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The First Monday of September: The History of Labor Day

You are currently viewing The First Monday of September: The History of Labor Day
Labor Day is right around the corner, so learn more about the day you'll be celebrating!
  • Post category:Blog

As one of the days that floats around a bit, Labor Day is set for September 4th this year. For many, Labor Day is simply a three-day weekend marking the end of summer. However, to others, it is a true day to celebrate and honor. If you are one of the people who just enjoys the free day off, we ask, do you know the history of the day?

What is Labor Day?

Labor Day is a day meant to celebrate workers and laborers and what they do for the country. The day started during the American Industrial Revolution. At this time, the average working conditions were awful. The typical American worker had 12-hour workdays, doing hard and heavy labor, working seven days a week. Children were even put to work in most places, starting as early as five or six years old. They worked in mills, factories, and mines throughout the country, working long hours and earning less. For the adults as well wages were extremely low, even though work was long and tedious. In addition, working conditions were unsafe and unsanitary.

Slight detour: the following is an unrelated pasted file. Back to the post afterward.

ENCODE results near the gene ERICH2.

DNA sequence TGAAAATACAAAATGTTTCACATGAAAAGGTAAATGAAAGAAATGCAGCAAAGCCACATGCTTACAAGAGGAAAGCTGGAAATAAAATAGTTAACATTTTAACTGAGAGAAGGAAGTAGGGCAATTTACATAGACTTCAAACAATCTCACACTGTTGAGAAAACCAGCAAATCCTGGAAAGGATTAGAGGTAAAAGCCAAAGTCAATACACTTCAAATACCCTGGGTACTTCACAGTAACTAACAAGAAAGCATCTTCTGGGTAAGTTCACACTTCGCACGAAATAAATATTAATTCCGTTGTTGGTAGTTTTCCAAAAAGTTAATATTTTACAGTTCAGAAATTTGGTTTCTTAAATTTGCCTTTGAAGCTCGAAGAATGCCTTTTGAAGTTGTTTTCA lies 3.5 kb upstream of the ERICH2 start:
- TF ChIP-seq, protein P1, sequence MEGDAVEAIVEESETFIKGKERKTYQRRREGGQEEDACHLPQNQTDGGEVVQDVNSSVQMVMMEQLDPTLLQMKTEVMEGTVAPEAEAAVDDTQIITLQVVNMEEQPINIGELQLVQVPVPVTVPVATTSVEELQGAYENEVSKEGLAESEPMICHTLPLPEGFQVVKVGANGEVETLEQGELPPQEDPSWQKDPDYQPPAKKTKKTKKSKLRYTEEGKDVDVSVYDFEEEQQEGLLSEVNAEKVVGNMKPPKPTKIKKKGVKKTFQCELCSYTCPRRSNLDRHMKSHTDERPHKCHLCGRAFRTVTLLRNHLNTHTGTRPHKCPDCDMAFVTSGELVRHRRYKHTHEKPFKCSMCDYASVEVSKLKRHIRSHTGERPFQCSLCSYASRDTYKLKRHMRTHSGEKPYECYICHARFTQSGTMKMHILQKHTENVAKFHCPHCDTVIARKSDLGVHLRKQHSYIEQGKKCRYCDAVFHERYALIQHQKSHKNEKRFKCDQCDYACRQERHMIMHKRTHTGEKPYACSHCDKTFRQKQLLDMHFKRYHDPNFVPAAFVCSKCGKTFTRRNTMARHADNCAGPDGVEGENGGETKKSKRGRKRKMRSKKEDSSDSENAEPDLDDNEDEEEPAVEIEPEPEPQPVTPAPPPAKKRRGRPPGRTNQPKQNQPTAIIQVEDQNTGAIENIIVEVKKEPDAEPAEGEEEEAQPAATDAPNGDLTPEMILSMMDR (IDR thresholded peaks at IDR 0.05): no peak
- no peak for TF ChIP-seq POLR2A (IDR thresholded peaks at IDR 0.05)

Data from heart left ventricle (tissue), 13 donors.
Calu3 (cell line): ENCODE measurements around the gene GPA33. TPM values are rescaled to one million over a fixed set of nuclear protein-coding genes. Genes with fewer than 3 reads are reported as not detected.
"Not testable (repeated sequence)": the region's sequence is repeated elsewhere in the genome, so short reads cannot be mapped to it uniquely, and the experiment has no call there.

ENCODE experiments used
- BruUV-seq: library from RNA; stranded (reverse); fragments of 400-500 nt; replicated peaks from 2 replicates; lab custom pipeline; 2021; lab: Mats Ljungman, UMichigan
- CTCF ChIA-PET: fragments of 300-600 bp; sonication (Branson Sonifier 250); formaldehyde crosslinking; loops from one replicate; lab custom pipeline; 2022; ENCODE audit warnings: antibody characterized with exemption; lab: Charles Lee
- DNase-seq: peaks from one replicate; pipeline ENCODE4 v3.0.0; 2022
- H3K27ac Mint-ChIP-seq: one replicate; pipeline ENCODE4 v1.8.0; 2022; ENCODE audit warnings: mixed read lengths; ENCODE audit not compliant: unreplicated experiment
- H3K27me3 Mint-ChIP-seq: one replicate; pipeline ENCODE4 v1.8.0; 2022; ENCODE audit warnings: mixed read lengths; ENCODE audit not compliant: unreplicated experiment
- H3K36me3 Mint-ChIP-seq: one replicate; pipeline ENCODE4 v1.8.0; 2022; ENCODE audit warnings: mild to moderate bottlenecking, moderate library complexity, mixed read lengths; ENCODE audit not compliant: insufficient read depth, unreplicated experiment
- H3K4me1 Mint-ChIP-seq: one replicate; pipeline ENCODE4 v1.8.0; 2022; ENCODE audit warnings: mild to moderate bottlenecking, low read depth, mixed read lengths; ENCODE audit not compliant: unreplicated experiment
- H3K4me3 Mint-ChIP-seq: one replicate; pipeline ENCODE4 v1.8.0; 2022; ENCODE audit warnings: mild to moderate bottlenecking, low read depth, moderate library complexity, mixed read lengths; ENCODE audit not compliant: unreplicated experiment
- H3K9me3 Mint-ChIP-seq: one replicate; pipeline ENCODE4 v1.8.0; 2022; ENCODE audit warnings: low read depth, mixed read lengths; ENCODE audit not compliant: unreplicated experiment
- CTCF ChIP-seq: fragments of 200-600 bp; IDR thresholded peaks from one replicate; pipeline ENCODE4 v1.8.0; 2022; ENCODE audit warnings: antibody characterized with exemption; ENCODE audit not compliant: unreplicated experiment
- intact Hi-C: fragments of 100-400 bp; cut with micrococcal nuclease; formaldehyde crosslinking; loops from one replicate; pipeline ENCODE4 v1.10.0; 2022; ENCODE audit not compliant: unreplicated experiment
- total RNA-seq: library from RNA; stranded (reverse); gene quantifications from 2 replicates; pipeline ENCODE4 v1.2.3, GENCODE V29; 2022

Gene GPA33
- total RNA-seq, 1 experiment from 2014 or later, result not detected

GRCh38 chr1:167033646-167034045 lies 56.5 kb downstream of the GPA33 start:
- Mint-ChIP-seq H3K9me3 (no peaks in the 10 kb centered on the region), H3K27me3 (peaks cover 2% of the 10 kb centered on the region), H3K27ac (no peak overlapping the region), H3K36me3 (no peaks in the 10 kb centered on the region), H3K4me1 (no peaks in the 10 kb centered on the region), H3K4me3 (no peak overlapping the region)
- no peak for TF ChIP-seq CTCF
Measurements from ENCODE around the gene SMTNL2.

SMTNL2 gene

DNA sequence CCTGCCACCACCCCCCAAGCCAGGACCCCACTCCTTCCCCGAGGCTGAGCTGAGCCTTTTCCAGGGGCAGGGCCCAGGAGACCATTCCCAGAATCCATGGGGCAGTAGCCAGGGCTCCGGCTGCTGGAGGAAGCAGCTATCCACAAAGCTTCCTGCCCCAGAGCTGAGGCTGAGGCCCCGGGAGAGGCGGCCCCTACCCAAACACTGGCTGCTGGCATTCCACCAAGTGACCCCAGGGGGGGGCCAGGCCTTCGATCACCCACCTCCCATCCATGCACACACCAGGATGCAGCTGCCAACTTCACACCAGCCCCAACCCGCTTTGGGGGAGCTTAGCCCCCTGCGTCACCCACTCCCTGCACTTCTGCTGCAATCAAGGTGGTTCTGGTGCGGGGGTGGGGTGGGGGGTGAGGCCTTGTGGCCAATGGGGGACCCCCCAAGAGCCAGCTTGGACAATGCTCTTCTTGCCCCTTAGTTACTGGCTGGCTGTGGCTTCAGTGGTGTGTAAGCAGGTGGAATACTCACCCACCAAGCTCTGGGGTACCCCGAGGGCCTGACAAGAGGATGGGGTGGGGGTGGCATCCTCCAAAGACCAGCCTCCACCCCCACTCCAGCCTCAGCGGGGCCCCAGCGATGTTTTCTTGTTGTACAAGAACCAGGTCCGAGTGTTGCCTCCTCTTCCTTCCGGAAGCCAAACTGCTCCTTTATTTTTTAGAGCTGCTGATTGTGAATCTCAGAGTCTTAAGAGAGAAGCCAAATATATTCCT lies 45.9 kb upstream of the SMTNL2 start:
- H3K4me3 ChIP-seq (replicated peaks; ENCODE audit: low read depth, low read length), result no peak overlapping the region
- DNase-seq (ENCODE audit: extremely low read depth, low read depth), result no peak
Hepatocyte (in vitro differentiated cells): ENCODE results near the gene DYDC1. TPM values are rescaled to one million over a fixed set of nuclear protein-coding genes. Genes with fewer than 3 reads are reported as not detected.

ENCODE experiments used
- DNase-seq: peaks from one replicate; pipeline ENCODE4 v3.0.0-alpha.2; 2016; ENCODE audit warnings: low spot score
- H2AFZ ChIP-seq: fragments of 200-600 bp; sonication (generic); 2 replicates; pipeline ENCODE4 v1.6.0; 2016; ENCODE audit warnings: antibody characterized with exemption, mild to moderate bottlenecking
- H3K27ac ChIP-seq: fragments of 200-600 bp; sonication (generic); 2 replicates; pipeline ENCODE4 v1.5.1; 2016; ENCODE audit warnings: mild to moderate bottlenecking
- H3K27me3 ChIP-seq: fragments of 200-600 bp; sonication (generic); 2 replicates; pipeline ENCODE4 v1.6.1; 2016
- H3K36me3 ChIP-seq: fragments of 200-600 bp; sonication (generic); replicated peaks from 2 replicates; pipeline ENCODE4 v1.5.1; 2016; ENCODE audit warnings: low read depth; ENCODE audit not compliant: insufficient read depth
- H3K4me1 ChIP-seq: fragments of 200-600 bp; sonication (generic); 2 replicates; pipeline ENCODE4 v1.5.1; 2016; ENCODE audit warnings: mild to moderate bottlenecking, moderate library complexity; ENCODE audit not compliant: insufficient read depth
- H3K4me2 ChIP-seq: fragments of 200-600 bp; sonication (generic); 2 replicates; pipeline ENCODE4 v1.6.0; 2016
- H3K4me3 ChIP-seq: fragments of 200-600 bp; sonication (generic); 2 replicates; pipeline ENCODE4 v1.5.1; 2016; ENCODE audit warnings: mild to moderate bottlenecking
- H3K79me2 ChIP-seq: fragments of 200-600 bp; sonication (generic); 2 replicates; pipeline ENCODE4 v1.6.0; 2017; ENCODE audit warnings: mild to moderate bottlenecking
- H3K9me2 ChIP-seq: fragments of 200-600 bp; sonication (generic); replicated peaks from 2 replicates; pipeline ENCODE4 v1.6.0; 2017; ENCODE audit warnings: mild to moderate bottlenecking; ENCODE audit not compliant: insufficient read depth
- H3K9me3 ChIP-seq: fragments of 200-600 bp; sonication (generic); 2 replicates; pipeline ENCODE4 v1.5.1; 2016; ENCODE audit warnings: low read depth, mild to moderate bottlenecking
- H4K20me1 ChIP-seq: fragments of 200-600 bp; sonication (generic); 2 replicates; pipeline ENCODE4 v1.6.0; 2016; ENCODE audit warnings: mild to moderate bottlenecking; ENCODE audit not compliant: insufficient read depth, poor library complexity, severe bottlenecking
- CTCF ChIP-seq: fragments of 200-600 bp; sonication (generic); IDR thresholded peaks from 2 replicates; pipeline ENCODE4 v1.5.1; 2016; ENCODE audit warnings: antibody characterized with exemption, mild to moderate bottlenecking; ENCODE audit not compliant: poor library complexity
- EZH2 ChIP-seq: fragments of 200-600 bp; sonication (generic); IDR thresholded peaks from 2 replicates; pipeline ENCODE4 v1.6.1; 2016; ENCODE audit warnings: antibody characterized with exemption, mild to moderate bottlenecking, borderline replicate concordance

Labor unions eventually started, and they would unite workers to demand changes to their working conditions. The unions held strikes and protests to fight against the poor working conditions, long hours, and little pay.

One strike led to the celebration of Labor Day.

In New York City, on September 5, 1882, 10,000 workers took to the streets in front of City Hall to protest in the first Labor Day Parade. This inspired other Labor Day events elsewhere and in different industries, with people loving the idea of a “workingmen’s holiday.” People liked the concept of the holiday being celebrated on the first Monday of September rather than a specific date. This allowed a guarantee that Labor Day always fell on a regular working day.

Congress eventually signed the holiday into law in 1894, 12 years after the first Labor Day celebration. In 1894, there was one of the largest and most violent labor strikes in history, with the employees of the Pullman Palace Car Company in Chicago. The strike got so extreme that U.S. troops were deployed and more than a dozen workers striking were killed. In an attempt to keep the peace, Congress and President Grover Cleveland passed the holiday into formal law.

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